the Agila is less of a fidget, more
easy-going. The choice is yours.

Suzuki Wagon R+ Misc Documents Car Test Summary of Content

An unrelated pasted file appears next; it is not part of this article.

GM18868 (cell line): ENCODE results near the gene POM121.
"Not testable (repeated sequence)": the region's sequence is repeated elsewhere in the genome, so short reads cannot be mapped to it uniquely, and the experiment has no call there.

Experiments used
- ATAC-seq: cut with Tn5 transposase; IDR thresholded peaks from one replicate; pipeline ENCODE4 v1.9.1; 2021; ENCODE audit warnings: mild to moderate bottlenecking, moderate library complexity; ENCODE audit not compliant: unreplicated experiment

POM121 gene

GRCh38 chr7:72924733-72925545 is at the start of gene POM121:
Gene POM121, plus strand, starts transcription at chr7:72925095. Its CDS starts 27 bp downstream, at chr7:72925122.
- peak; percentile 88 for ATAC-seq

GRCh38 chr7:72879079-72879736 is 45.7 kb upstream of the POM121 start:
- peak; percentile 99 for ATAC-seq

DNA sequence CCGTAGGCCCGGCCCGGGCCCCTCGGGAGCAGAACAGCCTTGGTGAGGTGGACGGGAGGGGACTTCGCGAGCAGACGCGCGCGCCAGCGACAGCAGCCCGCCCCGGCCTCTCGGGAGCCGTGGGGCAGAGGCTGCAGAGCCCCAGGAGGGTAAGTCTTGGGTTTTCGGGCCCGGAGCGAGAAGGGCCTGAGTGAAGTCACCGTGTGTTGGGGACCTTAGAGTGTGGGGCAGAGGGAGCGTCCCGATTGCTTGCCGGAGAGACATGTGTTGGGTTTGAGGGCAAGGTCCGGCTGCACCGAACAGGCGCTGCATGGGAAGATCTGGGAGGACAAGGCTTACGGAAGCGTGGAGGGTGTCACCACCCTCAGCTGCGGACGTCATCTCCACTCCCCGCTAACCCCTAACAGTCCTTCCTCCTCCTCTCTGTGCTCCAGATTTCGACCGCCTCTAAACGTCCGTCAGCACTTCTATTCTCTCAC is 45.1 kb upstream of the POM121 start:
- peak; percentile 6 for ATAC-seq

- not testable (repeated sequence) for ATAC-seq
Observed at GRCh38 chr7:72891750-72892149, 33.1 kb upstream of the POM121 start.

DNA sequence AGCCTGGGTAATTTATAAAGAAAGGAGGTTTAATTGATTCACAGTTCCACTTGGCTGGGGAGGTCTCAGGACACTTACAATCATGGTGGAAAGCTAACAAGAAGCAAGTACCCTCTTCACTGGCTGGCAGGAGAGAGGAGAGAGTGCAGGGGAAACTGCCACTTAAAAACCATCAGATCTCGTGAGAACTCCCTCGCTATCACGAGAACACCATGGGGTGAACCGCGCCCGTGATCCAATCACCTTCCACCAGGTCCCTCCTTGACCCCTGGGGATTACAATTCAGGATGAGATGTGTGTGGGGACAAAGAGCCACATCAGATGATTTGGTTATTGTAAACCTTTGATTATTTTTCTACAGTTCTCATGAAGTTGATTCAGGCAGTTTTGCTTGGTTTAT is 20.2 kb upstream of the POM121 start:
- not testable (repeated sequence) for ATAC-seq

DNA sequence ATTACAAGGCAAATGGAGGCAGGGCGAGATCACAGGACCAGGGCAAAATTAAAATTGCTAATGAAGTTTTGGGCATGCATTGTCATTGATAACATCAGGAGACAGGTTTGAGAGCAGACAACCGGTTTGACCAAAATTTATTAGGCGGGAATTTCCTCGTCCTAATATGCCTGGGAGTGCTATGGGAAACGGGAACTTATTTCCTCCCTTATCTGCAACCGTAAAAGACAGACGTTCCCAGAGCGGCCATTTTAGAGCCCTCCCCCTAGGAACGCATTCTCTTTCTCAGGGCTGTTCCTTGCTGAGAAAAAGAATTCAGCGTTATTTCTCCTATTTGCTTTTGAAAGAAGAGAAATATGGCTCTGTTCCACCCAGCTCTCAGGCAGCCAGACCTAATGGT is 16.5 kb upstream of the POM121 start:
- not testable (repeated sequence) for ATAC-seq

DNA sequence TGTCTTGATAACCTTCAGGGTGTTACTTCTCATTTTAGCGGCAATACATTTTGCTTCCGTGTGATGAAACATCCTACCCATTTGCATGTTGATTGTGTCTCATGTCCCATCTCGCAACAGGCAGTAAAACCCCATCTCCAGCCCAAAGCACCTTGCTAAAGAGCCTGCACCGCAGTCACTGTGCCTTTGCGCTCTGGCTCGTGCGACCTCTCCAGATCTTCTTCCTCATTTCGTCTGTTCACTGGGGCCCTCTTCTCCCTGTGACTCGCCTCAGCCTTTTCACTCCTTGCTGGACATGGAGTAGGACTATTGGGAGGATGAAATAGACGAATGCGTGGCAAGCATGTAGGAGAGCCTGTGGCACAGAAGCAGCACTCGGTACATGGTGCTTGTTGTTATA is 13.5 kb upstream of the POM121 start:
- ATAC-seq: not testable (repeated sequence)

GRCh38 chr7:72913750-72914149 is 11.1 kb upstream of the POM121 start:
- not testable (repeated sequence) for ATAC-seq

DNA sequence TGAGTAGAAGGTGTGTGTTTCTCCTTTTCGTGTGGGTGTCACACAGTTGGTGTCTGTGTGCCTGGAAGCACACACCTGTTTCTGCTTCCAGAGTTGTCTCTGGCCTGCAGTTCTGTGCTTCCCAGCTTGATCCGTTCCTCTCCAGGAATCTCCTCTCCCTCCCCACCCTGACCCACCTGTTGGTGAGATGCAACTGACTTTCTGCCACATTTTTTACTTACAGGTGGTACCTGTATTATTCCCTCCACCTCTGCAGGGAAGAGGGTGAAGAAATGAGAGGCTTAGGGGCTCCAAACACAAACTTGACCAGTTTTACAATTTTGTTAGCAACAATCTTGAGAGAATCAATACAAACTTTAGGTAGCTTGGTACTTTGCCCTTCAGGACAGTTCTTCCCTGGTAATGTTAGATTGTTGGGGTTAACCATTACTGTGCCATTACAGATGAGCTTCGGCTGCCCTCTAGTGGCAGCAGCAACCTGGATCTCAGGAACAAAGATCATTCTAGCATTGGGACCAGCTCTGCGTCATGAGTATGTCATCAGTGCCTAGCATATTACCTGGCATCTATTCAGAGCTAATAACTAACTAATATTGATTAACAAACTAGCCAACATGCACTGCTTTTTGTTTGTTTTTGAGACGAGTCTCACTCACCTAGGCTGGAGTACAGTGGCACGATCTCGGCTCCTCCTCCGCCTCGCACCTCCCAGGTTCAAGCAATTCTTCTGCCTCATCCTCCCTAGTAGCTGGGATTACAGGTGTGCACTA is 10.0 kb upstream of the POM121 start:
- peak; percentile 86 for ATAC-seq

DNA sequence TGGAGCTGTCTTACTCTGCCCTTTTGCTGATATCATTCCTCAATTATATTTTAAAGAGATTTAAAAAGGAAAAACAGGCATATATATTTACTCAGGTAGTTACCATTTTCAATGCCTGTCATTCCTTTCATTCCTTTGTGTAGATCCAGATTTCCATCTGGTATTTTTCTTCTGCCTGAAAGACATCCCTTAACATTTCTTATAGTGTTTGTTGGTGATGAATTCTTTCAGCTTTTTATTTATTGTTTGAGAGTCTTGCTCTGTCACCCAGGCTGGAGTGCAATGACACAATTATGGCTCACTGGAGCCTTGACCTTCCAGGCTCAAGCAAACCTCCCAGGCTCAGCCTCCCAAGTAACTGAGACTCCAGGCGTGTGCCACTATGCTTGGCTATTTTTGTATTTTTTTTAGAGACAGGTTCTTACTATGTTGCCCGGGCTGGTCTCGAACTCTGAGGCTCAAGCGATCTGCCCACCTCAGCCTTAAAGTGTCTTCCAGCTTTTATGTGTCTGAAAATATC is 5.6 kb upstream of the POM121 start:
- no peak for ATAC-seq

Car testR0076See also R0056December 2000Suzuki Wagon R+AT A GLANCEOvertaking ability Space/practicality Controls/displays Safety Handling/steering Comfort Fuel economy SPECIFICATIONengine 1298cc, 4-cylinder, petrol;76bhp at 5500rpm, 85 lb ft at 4250rpm;belt-driven single overhead camshaft, 16valvestransmission 5-speed manual, frontwheel drive; 18.8 mph/1000rpm in 5th,15.8 in 4thsuspension front: independentdamper/struts with integral coil springs.Rear: torsion beam (dead) axle, coilsprings and a Panhard rodsteering electric power assistance; 3.3turns lock-to-lock; 10.25m diameterturning circle between kerbs (16.0m forone turn of the wheel)brakes solid discs front, drums rear, withABS anti-skid control optional extrawheels/tyres 4in steel with 165/60R14tyres (Michelin on test car); full size spareLIKES ...unobtrusive seatbelts in useno door sills to speak oflight, powerful handbrakecool heads/warm feet easy to attain and GRIPESminiscule radio controls set lowinterior lamps switch too stiffclutch too sudden easy to stalldemise of under-seat plastic bucket!THE WAGON-R RANGEbody mini/city MPV-style hatch (midpriced)trim levels GA, GLengines petrol: 4 cylinder/1.3 litre/76bhpdiesel: nonedrive front-wheel drive, 5-speed manual;4-speed stepped automatic (with torqueconverter) optionalIF YOU CAN BUY THE SAME CAR ASa Vauxhall, why buy a Suzuki? Thereare fewer dealers, the list price ishigher ...Clearly, anyone serious about owning theWagon R should refer to our Agila report aswell. However, there are differences subtle but significant and despite a recentprice rise, the Suzukis standard kit,ready-for-the-road, would actually costnearly 200 more on the Agila.Of course, the Wagon R has been sellingwell for several years back home in Japan.This latest European version is built inHungary and obviously has much incommon with the Polish-assembled Agila.The biggest difference is under thebonnet. Enlarged from 1.2 to 1.3 litres, theSuzuki all-alloy engine is quicker, butbrasher than the Agilas 1.2 unit and itspattern of thirst is different too see ourFuel Economy panels on both cars for thedetails, including a cheaper car tax band.Not only in power-delivery but in mattersof suspension and seating too, the WagonR is firmer, trying to be tauter, moreextrovert. The wider, lower-profile tyressucceed in giving better emergencybraking but no one could describe thisSuzuki as a sports hatch. Indeed, it has afour-speed automatic option of theold-style, inefficient but user-friendly kind;this should improve its town-car appealeven more but expect to suffer an overall5-7mpg loss as well.No, the real advantages of the Wagon Rare not dynamic, but emerge when itcomes to negotiating narrow orcongested roads or tricky parking slots,or when you need to convey threefull-sized passengers on a regular basis.The interior finish is surprisingly posh aswell, with a rear-seat foldingarrangement that is second-to-none.Mores the pity therefore that its clutchengages early and unprogressively andthat several items are too stiff for arthritichands. The heater too, suffers fromuneven side-to-side warmth at lowertemperature settings bad news if yourregular passenger likes more warmththan you, the driver.VERDICTSome people choose a car becauseof its looks, others by what they thinkthey look like, being seen in it. Wehave to say that even this perked-upWagon R is unlikely to appeal toeither sort. No, the main reasons forpreferring either the Agila or WagonR will be to make your domesticmotoring cheaper and morehassle-free. In town or around thelanes, they succeed admirably, withthe Wagon R showing to advantagein both acceleration and fueleconomy, at such times. However,the Agila is less of a fidget, moreeasy-going. The choice is yours.